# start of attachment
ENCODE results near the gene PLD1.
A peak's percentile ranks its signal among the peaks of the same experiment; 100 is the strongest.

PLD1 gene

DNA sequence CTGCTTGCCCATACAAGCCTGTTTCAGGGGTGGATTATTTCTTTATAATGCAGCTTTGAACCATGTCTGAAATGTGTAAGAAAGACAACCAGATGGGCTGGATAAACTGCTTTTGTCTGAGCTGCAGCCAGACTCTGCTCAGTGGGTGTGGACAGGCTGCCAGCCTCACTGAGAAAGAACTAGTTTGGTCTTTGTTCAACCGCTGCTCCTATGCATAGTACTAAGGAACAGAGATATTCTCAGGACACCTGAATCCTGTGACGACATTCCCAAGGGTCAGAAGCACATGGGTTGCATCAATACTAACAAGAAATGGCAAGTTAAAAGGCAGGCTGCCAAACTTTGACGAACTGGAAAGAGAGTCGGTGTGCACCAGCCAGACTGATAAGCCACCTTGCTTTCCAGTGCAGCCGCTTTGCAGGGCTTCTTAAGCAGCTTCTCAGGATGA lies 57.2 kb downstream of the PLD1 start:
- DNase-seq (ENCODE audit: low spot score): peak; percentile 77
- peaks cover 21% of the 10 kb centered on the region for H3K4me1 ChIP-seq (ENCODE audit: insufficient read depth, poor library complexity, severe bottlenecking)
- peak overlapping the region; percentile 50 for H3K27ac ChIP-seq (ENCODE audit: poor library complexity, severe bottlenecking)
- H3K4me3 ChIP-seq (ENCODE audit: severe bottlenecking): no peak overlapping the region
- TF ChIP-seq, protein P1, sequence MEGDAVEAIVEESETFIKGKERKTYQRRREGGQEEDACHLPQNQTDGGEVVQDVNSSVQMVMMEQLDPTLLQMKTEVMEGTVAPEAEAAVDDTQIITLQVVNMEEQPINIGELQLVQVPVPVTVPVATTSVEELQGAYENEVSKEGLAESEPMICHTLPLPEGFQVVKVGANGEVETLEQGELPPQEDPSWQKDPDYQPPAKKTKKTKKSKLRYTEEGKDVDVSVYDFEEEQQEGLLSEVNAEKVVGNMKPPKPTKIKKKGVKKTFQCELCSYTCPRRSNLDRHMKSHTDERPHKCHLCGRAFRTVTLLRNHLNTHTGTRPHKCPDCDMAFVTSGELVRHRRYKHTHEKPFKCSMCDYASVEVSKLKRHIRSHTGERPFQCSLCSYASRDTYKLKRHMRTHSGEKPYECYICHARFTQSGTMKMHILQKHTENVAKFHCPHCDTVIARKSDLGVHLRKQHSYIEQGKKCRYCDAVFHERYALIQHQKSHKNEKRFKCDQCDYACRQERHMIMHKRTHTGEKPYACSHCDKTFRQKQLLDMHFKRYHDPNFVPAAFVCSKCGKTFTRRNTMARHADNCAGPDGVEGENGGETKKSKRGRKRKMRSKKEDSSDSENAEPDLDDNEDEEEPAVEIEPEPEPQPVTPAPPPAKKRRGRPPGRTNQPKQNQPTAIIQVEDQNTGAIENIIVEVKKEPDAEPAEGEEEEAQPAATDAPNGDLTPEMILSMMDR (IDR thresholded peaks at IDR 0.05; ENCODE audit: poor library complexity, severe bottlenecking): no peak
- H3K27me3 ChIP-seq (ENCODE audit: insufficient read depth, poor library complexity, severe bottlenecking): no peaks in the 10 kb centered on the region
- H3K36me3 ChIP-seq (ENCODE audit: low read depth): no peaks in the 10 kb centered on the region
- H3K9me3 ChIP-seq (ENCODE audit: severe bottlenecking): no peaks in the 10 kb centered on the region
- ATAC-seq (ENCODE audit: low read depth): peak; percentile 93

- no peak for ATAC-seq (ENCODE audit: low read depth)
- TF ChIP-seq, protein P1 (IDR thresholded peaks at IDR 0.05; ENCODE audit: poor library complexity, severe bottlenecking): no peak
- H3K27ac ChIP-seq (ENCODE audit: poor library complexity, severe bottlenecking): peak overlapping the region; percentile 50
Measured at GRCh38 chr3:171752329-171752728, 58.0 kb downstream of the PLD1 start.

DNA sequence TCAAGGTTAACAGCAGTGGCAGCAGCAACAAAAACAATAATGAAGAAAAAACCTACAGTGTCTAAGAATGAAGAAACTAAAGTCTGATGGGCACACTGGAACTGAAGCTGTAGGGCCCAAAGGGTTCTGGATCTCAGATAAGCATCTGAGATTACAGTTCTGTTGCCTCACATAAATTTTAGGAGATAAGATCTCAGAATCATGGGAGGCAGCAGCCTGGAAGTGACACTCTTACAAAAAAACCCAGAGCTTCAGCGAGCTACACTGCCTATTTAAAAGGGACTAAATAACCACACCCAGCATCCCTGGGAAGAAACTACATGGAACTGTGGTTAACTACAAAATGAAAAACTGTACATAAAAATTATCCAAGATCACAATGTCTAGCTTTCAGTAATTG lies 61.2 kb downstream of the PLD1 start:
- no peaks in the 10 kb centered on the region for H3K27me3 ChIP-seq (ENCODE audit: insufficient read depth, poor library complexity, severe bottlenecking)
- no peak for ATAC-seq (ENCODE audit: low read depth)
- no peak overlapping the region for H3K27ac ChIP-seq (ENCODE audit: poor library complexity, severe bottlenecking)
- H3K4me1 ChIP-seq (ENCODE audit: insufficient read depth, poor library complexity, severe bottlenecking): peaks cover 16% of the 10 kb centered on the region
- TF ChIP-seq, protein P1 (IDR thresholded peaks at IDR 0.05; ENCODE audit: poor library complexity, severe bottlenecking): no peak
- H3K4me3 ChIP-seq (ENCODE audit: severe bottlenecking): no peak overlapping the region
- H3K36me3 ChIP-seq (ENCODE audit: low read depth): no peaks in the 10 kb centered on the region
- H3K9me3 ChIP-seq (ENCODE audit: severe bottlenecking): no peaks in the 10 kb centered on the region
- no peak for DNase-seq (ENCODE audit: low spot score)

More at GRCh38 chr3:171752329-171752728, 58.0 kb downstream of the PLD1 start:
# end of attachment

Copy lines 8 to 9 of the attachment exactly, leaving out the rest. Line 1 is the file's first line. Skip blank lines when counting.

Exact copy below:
- H3K4me3 ChIP-seq (ENCODE audit: severe bottlenecking): no peak overlapping the region
- TF ChIP-seq, protein P1, sequence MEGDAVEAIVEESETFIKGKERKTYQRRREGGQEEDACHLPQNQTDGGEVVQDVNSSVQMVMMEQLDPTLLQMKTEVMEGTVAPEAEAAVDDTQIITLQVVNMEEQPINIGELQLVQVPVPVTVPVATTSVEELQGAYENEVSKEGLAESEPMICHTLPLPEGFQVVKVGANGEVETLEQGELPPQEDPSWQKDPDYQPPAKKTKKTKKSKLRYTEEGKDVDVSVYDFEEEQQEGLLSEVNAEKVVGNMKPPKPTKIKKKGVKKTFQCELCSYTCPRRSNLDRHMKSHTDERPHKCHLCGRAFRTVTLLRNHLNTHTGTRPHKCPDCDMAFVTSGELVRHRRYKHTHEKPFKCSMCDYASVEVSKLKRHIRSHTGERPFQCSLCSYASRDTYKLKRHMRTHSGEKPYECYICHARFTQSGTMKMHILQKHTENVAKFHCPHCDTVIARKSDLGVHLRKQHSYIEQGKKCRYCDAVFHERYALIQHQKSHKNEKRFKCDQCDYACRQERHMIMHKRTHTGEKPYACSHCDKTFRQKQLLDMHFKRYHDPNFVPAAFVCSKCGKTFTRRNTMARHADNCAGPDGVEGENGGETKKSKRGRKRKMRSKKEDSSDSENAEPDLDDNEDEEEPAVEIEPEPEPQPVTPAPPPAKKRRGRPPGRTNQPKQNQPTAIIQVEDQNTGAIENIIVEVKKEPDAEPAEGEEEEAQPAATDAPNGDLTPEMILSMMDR (IDR thresholded peaks at IDR 0.05; ENCODE audit: poor library complexity, severe bottlenecking): no peak